Best compact cameras 2012
- Thu, 11 Oct 2012
Best Compact Cameras 2012
Looking to buy a new compact digital camera and want to know what the very best compact cameras are called? Then you're in the right place. Here are our top five best compact cameras of the past year by review score. Given that all the cameras we've listed here scored over 90% they earned a WhatDigitalCamera.com 'Gold' award – our equivalent of an Oscar award. Put simply they're the best compact cameras on the market today.
If you're an outdoors enthusiast looking for a compact camera that can get wet and stand up to the kind of treatment that would be the ruin of any regular compact then look no further than the Olympus TG-1. Waterproof to 12m, freezeproof to -10c, shockproof to 2m, and crushproof to 100kg the TG-1 is tougher than Chuck Norris and takes a pretty good picture too. The 4x optical zoom is housed within the body, shielded by a pane of toughened glass and offers the 35m focal range equivalent of 25-100mm. Whereas image quality with a folded lens design like this has been the bane of many a ‘tough compact' pretender in the past, the TG-1 actually delivers pretty good results; the 12MP backlit CMOS sensor and f/2 lens combining to produce decent images even in low light.
Review Score: 90%
Thanks to their powerful zooms and pocketable size, so-called ‘travel compacts' have been an increasingly popular choice in recent years - and not just with the jet set either. The Panasonic Lumix TZ30 is a well built and generously featured travel compact with a 20x optical zoom that offers the 35mm focal range equivalent of 24-480mm. In addition, the TZ30 also benefits from Panasonic's own Power O.I.S (Optical Image Stabilisation) sensor-shift technology to help keep your images sharp at extended telephoto settings and slower shutter speeds. Stir in 1080p Full HD video recording, light-speed AF technology and a more than capable 14.1MP MOS sensor and the TZ30 is a serious contender for being the best travel compact currently on the market.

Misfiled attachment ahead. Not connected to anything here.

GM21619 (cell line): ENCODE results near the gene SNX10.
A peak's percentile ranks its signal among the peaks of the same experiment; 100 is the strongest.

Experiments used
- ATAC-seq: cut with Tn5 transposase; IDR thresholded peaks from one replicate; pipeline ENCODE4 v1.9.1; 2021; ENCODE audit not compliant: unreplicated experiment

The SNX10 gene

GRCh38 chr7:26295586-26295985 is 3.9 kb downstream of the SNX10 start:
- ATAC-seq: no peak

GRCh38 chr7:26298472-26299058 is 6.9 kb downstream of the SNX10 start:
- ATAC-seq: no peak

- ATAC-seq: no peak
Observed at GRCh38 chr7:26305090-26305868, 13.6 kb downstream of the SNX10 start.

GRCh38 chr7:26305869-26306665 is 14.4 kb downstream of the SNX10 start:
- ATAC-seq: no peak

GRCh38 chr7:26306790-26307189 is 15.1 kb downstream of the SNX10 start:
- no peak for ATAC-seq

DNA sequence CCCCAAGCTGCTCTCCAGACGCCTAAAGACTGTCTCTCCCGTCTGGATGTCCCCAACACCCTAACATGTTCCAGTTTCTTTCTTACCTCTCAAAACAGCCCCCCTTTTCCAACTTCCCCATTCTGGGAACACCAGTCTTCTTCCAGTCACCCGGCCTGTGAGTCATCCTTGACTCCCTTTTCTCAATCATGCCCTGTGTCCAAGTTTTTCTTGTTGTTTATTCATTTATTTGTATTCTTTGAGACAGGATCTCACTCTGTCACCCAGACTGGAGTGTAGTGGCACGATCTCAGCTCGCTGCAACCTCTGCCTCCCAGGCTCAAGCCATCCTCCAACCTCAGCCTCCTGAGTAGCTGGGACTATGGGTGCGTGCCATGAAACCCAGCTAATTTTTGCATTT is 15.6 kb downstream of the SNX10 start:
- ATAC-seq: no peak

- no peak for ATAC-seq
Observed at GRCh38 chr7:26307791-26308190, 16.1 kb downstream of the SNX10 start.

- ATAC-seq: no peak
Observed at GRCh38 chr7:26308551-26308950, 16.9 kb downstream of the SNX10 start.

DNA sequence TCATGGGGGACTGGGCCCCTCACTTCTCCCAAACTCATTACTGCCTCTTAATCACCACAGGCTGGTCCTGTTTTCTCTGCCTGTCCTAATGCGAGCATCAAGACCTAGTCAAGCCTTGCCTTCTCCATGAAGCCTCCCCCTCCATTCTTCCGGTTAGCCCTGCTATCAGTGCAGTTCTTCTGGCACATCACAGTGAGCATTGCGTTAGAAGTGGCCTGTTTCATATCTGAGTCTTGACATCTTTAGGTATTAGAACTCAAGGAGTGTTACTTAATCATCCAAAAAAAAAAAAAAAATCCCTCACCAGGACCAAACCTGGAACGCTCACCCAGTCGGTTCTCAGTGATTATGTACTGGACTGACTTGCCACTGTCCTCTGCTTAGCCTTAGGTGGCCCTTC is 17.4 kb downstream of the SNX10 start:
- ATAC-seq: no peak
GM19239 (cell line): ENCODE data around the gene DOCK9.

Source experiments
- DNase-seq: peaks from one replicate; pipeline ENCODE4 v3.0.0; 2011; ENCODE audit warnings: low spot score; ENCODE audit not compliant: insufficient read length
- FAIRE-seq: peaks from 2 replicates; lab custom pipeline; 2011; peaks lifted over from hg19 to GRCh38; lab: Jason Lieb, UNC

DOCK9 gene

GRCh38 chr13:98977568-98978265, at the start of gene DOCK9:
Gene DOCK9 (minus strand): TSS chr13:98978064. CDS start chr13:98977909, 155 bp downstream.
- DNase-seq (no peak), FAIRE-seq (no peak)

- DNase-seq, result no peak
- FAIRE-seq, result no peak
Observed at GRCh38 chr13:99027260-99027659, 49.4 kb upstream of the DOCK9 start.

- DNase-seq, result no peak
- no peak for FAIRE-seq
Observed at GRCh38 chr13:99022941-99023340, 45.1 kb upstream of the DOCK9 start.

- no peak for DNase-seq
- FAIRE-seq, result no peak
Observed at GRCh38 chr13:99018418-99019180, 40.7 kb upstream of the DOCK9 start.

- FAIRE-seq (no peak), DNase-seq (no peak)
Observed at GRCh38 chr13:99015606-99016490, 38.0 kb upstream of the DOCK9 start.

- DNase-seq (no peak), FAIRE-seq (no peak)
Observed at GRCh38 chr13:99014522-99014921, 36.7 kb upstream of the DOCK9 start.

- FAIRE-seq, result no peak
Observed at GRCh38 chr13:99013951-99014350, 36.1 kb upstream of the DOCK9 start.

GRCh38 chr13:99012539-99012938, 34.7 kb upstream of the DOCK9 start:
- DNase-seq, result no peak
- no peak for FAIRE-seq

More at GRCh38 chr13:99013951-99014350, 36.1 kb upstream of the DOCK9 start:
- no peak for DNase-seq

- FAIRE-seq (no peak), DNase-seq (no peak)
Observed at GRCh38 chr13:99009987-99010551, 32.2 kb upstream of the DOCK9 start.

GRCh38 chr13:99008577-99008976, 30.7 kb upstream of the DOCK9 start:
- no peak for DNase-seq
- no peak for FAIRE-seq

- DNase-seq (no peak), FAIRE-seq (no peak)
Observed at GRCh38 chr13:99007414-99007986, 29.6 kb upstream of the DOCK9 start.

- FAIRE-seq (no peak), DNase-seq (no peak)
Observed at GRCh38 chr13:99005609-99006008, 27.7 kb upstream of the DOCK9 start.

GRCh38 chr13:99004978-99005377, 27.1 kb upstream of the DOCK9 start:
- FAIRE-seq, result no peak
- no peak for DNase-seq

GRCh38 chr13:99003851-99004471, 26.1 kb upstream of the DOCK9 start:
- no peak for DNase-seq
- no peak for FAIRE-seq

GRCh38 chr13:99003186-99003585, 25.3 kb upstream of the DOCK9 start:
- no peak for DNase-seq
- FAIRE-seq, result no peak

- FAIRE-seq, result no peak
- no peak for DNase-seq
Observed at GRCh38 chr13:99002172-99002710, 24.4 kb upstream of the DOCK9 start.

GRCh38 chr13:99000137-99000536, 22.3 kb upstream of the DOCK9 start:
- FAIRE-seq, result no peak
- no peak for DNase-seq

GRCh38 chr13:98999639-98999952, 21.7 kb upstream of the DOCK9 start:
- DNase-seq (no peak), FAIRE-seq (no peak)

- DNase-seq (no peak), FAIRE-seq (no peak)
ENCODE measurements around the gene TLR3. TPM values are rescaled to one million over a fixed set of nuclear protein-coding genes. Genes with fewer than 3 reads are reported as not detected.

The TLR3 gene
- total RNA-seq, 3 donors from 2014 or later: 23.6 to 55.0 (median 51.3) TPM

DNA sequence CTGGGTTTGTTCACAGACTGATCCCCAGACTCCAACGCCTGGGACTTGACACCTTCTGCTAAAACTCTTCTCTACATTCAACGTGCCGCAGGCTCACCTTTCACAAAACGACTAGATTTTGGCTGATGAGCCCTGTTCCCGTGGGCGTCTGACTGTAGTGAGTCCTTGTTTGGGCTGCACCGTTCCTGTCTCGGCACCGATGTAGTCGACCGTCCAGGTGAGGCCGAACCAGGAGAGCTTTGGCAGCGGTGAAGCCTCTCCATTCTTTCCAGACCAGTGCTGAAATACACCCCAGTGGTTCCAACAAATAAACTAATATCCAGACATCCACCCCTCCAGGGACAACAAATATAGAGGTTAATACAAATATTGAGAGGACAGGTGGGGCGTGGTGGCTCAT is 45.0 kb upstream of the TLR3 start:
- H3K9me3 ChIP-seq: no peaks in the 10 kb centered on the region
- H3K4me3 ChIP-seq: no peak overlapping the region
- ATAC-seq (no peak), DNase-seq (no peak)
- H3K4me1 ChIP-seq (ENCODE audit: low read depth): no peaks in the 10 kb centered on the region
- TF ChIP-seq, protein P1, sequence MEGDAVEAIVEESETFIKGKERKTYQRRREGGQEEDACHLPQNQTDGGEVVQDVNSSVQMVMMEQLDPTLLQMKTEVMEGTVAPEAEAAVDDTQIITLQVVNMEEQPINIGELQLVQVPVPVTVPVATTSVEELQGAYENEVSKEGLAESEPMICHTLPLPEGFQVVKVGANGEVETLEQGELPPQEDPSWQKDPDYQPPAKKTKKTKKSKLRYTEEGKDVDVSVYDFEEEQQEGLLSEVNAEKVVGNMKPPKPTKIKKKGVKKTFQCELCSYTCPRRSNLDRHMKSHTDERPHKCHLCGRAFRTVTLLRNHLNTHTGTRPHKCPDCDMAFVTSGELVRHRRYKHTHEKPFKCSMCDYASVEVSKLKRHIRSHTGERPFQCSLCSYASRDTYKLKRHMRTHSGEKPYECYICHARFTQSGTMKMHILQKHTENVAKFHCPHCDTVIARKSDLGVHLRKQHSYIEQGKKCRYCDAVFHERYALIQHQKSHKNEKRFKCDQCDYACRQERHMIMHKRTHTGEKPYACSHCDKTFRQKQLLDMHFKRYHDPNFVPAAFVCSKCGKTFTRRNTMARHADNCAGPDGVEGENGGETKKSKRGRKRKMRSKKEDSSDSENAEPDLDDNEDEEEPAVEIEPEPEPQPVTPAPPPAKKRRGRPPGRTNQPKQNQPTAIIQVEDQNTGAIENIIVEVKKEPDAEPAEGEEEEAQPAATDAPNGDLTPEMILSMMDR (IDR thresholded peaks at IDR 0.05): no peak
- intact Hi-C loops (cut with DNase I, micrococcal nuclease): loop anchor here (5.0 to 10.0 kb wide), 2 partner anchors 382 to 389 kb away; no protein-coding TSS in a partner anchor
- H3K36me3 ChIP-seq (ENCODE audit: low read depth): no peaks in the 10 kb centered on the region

Review Score: 90%
Although it was actually launched (and reviewed) towards the end of 2011, the Fuji X10 warrants inclusion here on several counts. First of all, it's a super stylish little compact that takes its design cues from old-school film rangefinders. In the hand this translates into a wonderfully tactile camera that's an absolute joy to use. Secondly, and in spite of its retro charm the 12MP X10 is packed with useful technology - not least Fuji's unique EXR sensor that allows pixels to be combined for better low-low light performance. Last but by no means least, the £500 launch price for the X10 has fallen to around £300 – making it an absolute steal. If you're looking for a super stylish advanced compact that's big on retro charm and crammed with cutting edge technology, the X10 is the best there is.
Review Score: 91%
The most recent of all the cameras on to this list, the LX7 was launched in August 2012 as the successor to the highly regarded LX5. The LX7 isn't just an incremental upgrade though and brings with it a whole heap of improvements - from the newly designed 1/1.7in 10.1MP MOS sensor to 1080p Full HD movie recording (the LX5 only offered 720p HD recording). Other highlights include the LX7's multi-aspect sensor design that allows you to shoot at 3:2, 16:9 and 1:1 with only a minor loss of resolution over the default 4:3 aspect. Continuous shooting speed has also been boosted to 11fps – from 6fps on the LX5 – and in-camera HDR capture has been added too.If you're looking for a super versatile advanced compact, the LX7 hits all the right notes.
Review Score: 91%
Five hundred quid might seem like an awful lot of money to spend on a compact camera, but if there's one camera that warrants it, it's the RX100. The RX100 is actually Sony's first stab at a premium grade advanced compact and is built around a 1in sensor with an effective resolution 20.2MP. This makes it around four times larger than a regular1/2.3in chip and twice as large as the Fuji X10's. On the front you'll find a Carl Zeiss 4x zoom that offers the 35mm focal range equivalent of 28-100mm, complete with a super fast maximum aperture of f/1.8 at 28mm (rising to f/4.9 at 100mm). Elsewhere, you'll also get a 3in / 1.2m-dot LCD monitor, 1080p Full HD movie recording, full manual controls and the ability to shoot Raw images. Suddenly that £500 price tag doesn't seem quite so high...
Review Score: 92%
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